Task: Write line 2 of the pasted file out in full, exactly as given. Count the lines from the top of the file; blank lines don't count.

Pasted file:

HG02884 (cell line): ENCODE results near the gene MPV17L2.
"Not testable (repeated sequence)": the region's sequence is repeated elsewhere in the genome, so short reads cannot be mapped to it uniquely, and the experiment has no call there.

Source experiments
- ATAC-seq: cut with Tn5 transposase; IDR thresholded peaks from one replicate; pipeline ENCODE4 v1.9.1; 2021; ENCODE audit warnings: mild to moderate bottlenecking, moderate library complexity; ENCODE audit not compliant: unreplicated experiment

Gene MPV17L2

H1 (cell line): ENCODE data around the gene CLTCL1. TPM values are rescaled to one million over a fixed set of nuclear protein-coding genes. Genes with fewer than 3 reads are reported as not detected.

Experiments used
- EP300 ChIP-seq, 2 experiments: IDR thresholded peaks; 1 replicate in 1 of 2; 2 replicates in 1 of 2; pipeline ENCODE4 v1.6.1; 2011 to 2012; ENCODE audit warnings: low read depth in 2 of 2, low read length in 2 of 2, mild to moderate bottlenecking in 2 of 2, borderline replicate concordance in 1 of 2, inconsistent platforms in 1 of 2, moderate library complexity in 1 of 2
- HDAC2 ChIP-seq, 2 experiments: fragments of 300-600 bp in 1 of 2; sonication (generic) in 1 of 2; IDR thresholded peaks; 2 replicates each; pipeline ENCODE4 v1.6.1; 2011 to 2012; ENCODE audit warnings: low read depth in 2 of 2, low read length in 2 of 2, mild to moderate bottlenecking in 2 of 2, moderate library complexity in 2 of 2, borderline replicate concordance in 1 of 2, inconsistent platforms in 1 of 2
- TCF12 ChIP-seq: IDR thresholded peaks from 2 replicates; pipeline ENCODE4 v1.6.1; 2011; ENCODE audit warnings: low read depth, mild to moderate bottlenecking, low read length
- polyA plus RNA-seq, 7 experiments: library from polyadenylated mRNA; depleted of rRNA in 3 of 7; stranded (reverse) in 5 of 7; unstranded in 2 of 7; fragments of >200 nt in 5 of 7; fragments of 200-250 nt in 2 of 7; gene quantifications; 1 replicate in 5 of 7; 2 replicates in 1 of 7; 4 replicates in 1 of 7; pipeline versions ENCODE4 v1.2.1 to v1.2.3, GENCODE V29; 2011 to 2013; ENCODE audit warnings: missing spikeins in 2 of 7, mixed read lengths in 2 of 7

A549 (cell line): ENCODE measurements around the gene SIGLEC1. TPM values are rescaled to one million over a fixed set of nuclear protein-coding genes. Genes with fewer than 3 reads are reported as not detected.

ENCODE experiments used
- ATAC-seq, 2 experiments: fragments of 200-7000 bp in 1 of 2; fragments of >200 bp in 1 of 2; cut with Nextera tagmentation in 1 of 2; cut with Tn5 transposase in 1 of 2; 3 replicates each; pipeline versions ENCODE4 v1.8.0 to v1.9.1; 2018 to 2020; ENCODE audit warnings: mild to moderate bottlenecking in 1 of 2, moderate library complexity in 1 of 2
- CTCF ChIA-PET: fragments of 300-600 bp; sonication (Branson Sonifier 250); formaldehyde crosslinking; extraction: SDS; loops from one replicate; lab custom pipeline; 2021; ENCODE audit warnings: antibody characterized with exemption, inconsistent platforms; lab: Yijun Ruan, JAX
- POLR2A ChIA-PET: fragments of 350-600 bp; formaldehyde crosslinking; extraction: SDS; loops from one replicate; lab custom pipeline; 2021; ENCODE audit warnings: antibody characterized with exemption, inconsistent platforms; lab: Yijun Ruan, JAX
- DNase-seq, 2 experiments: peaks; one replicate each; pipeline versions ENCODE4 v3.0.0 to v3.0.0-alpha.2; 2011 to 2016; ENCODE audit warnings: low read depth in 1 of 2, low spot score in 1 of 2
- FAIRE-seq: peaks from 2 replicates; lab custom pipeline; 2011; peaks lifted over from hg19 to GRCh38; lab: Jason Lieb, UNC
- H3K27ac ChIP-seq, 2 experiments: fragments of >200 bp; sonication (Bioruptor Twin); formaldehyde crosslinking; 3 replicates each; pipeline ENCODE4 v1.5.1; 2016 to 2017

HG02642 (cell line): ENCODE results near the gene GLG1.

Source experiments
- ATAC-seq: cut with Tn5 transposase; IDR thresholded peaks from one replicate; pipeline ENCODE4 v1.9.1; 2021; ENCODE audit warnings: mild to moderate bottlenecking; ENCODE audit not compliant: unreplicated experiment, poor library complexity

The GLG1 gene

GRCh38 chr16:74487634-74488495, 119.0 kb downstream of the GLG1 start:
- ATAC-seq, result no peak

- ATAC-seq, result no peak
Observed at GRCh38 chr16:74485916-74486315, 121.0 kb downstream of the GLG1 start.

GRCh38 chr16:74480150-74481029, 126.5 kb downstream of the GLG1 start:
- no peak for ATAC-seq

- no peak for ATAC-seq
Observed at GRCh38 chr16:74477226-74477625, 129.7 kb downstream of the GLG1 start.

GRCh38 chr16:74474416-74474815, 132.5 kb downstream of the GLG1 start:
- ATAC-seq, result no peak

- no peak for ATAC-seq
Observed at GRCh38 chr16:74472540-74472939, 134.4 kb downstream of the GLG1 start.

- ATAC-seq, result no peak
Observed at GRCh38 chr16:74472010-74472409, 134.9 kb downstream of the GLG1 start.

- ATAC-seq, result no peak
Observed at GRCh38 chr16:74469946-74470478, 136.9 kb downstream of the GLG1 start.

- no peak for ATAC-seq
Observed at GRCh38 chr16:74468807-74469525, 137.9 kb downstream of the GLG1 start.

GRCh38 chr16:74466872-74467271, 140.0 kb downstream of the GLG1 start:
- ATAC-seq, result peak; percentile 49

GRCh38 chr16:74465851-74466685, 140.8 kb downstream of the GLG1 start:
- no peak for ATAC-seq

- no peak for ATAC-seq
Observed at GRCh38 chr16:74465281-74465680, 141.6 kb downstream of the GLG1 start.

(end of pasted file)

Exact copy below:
"Not testable (repeated sequence)": the region's sequence is repeated elsewhere in the genome, so short reads cannot be mapped to it uniquely, and the experiment has no call there.